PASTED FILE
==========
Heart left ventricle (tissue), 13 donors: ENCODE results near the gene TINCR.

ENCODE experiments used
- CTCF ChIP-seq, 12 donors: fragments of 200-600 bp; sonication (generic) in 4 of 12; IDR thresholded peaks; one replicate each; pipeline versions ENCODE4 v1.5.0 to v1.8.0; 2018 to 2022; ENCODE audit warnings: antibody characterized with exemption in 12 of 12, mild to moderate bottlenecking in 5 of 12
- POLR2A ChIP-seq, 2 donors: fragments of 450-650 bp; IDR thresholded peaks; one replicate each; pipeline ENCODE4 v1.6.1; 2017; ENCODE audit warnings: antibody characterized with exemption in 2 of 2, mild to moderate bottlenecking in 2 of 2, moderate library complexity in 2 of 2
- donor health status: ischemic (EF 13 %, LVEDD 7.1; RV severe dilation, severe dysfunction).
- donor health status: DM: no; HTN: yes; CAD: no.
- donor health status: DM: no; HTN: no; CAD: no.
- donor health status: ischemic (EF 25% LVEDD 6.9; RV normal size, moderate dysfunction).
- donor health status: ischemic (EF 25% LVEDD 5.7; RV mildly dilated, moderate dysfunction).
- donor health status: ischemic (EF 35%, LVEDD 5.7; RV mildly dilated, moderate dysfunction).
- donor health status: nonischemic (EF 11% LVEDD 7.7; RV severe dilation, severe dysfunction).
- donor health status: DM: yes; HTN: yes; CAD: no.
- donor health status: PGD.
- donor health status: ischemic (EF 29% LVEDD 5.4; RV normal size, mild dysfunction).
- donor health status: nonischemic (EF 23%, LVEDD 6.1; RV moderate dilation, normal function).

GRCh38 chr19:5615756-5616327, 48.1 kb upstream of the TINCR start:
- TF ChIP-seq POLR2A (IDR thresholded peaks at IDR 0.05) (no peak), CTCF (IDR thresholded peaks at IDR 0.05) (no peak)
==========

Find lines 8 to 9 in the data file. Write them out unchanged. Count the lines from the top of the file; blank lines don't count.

- donor health status: ischemic (EF 25% LVEDD 6.9; RV normal size, moderate dysfunction).
- donor health status: ischemic (EF 25% LVEDD 5.7; RV mildly dilated, moderate dysfunction).